Sara Plaza Moreno is a Spanish English teacher for children who was awarded a fellowship to study as an exchange student at the National University of Cordoba (Argentina). After finishing her studies she went back to Argentina and started working side by side with her husband reviewing, editing and translating conferences, articles and books in the field of librarianship, information management and indigenous knowledge. Travelling through South America together, they both wrote their experiences down and put them on the web [http://thelogofalibrarian.blogspot.com/]. Settled back in Spain for now, she co-publishes “Land of Winds” [http://landofwinds.blogspot.com/] a digital magazine on Andean music and culture, and keeps on contributing to their weblog, in addition to translating, editing and proofreading academic and professional documents.
Annette Ramos holds a masters in Spanish and Latin American literature, and is a freelance interpreter and translator. Her interests include current events throughout the Spanish-speaking world and enabling the dissemination and proliferation of alternative viewpoints.
Frances Fernandes is a senior writer for the chancellor of the University of California, Riverside. She has an honors degree in Spanish with Italian from London University, spent 30 years as a reporter and editor for Southern California newspapers and teaches at UCLA Extension.
Thomas Holloway is retired from teaching Latin American history at Cornell (1974-2000) and UC Davis (2000-2009). He is the editor of the Companion to Latin American History (2008), and the author of several books on the history of Brazil. He is a Past President of the Latin American Studies Association (2000-01), and served as Executive Secretary of the Conference on Latin American History, 2002-07. He has done translations from Portuguese and Spanish for the Hispanic American Historical Review and several other publications. He lives in Portland, Oregon, and volunteers in the carpenter shop at Ft. Vancouver National Historic Site.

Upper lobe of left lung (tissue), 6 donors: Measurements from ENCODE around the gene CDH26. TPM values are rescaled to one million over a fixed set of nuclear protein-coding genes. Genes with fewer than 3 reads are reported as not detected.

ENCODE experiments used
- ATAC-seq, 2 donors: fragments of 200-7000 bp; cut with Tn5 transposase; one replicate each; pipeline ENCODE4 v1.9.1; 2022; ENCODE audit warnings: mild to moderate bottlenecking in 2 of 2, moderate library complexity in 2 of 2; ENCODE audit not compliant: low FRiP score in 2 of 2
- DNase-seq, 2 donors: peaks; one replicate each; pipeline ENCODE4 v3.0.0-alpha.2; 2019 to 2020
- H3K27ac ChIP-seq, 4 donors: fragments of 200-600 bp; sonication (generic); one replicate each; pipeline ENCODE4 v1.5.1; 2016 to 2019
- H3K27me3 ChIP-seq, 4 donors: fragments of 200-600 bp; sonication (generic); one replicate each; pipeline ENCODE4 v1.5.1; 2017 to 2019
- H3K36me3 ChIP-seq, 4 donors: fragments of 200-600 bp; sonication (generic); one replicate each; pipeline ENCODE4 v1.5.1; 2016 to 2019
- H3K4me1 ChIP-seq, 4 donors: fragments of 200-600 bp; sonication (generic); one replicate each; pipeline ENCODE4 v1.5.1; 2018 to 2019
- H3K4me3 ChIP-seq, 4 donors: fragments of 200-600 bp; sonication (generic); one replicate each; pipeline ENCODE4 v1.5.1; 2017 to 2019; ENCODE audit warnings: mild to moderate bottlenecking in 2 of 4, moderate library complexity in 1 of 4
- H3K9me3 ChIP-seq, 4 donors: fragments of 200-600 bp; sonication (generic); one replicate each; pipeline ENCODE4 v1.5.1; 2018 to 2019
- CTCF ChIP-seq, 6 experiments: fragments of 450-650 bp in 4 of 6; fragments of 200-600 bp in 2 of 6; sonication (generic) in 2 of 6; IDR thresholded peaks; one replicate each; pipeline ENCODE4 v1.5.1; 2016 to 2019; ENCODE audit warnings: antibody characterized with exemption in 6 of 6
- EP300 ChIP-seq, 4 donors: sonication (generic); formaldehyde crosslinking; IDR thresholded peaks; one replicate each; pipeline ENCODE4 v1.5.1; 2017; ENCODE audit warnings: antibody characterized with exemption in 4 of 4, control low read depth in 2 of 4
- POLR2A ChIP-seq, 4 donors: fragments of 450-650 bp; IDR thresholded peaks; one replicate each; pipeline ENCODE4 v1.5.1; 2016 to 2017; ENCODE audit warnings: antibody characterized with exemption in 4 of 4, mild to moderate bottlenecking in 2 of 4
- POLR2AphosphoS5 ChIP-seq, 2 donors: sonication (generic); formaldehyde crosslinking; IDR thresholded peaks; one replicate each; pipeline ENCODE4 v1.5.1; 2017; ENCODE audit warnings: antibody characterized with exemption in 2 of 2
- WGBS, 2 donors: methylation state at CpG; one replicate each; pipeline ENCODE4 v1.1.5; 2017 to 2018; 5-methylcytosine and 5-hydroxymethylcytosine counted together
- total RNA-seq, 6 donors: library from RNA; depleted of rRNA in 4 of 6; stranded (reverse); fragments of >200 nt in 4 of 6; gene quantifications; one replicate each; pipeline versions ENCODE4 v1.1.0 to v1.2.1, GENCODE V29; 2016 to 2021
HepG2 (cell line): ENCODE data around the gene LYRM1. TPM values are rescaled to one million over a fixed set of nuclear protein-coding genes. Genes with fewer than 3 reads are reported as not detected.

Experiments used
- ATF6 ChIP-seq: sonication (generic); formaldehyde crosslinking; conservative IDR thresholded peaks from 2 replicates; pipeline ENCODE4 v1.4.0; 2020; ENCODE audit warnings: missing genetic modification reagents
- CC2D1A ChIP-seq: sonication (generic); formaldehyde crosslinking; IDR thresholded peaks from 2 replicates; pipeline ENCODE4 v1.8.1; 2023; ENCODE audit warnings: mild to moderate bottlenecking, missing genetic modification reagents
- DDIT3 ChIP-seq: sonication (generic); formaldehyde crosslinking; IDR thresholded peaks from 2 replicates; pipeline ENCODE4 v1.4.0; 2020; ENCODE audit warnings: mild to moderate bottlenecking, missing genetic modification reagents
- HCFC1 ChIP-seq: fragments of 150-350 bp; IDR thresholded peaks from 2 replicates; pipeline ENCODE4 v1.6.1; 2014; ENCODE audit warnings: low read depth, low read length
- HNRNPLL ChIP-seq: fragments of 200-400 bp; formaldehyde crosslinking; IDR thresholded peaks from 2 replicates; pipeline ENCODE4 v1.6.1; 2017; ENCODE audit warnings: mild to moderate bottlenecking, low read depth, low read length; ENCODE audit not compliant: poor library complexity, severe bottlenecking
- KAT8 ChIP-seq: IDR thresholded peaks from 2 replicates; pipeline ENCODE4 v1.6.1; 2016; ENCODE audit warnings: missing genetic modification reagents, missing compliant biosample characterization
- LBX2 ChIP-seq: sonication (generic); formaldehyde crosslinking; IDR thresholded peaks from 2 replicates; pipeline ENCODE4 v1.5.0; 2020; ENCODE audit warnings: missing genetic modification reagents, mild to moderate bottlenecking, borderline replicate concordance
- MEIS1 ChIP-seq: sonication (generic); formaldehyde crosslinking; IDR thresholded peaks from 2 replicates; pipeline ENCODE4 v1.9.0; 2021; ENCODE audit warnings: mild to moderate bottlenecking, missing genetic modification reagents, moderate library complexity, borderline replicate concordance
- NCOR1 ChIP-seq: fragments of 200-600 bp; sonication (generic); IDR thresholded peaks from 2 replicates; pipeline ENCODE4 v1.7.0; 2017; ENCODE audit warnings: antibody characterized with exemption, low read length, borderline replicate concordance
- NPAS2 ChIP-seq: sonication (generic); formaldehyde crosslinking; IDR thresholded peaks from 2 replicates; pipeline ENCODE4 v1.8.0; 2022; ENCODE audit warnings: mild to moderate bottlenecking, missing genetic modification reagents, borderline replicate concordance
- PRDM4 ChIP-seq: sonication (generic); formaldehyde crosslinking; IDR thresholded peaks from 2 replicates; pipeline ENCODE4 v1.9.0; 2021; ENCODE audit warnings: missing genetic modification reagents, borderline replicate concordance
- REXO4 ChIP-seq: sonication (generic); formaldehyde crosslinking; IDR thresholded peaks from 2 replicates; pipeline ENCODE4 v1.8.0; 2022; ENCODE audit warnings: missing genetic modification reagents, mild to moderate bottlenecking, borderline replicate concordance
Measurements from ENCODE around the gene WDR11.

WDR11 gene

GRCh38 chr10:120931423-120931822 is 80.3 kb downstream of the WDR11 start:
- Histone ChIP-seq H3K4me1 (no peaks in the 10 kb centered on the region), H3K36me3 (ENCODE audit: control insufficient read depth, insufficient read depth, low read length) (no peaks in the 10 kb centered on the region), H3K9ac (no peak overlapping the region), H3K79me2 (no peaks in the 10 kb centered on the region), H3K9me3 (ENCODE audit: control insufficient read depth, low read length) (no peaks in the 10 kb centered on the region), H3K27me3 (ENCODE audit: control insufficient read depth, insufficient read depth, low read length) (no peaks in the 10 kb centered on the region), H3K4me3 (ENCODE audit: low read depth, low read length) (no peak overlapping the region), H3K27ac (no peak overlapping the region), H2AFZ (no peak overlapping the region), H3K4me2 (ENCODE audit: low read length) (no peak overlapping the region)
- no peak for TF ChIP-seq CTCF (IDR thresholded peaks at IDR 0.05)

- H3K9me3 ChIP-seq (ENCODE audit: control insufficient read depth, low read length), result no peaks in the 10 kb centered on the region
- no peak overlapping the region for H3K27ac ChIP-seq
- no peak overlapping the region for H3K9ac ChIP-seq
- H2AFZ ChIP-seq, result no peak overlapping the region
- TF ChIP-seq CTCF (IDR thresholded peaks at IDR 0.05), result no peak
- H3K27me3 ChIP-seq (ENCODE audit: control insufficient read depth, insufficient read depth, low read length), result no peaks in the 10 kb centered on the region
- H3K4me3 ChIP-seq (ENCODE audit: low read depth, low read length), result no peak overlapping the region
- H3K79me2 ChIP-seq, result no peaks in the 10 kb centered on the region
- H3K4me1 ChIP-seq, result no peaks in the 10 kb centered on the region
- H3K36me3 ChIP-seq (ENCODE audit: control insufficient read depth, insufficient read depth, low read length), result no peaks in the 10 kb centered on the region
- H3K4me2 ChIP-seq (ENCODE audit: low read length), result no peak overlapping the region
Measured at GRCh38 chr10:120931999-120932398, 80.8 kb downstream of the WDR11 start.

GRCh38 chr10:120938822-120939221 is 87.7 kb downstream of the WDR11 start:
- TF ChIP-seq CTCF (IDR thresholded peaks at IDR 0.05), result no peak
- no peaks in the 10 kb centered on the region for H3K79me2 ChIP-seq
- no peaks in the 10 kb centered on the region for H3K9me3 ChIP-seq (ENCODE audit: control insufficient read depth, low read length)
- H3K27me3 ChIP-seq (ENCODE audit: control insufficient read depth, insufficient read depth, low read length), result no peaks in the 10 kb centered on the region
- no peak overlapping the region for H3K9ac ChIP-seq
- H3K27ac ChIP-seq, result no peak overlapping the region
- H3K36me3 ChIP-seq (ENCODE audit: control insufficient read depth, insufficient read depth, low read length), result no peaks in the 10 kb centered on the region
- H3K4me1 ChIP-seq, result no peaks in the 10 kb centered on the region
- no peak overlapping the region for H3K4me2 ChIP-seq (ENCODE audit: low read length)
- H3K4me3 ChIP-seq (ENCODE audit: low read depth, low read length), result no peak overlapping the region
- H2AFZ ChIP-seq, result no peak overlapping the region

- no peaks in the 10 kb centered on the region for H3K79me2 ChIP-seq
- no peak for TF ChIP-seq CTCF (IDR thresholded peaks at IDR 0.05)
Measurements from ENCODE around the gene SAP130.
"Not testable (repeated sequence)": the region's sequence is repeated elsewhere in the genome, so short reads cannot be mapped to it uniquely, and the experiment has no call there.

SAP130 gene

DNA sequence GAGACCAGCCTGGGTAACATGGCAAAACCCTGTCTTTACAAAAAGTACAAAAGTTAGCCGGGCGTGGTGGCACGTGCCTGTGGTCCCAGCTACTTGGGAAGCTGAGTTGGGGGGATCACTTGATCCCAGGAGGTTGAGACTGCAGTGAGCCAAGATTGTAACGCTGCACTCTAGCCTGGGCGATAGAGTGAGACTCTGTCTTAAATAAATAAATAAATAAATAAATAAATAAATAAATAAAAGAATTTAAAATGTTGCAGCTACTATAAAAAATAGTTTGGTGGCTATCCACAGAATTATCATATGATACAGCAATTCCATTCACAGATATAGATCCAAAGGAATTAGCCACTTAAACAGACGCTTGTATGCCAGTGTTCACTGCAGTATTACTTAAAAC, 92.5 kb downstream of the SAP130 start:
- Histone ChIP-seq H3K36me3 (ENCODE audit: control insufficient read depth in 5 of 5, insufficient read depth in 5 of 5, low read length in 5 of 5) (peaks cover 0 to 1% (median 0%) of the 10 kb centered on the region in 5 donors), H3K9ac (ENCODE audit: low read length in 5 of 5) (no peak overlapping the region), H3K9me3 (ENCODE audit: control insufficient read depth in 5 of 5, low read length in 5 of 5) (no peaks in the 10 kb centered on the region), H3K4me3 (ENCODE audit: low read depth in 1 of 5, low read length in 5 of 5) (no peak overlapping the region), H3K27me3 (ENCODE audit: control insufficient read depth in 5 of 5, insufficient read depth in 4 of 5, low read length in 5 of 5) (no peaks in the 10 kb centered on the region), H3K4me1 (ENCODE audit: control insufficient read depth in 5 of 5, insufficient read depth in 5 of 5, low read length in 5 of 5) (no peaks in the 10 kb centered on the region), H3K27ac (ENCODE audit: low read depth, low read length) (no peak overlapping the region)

Brandon Brewer holds a B.A. in Spanish and Media Arts from the University of Arizona, and an M.A. in Spanish from Bowling Green State University. He has lived abroad in Spain, Mexico and Brazil, and in 2008 received a Fulbright English Teaching Assistantship to teach in Acapulco, Mexico. Currently, he is pursuing a Masters in Communication Disorders at San Diego State University.
Jenny Marie Forsythe holds a Master’s degree in Latin American Literature from the Universidad Nacional Autónoma de México and is currently a Ph.D. student in Literature at the University of California, Los Angeles.
Michael Collins: Michael, a former Americas Program Program Assistant, is currently a student in the Masters Program in International Relations at Georgetown University in Washington, D.C. He holds a B.A. (Hons) in Arts and Social Sciences from Strathclyde University in Glasgow. Born in Scotland, he has lived in London, Paris, Catalunya, and Madrid and speaks French, Spanish, and Catalan, as well as his native English. Michael continues to work with the Americas Program on international events, research and translation.
Nayeli Montero Rodriguez: Nayeli currently lives in Mexico City where she works in government. After finishing her B.A. in International Relations from the Benemérita Universidad Autónoma de Puebla in Mexico, she received a Master’s in International Studies in Security from Birmingham University in the U.K. She was Program Assistant at the Americas Program in 2010 and continues to collaborate on research, writing and relations. She has worked and lived in Ireland and the United Kingdom and speaks English, French and Spanish.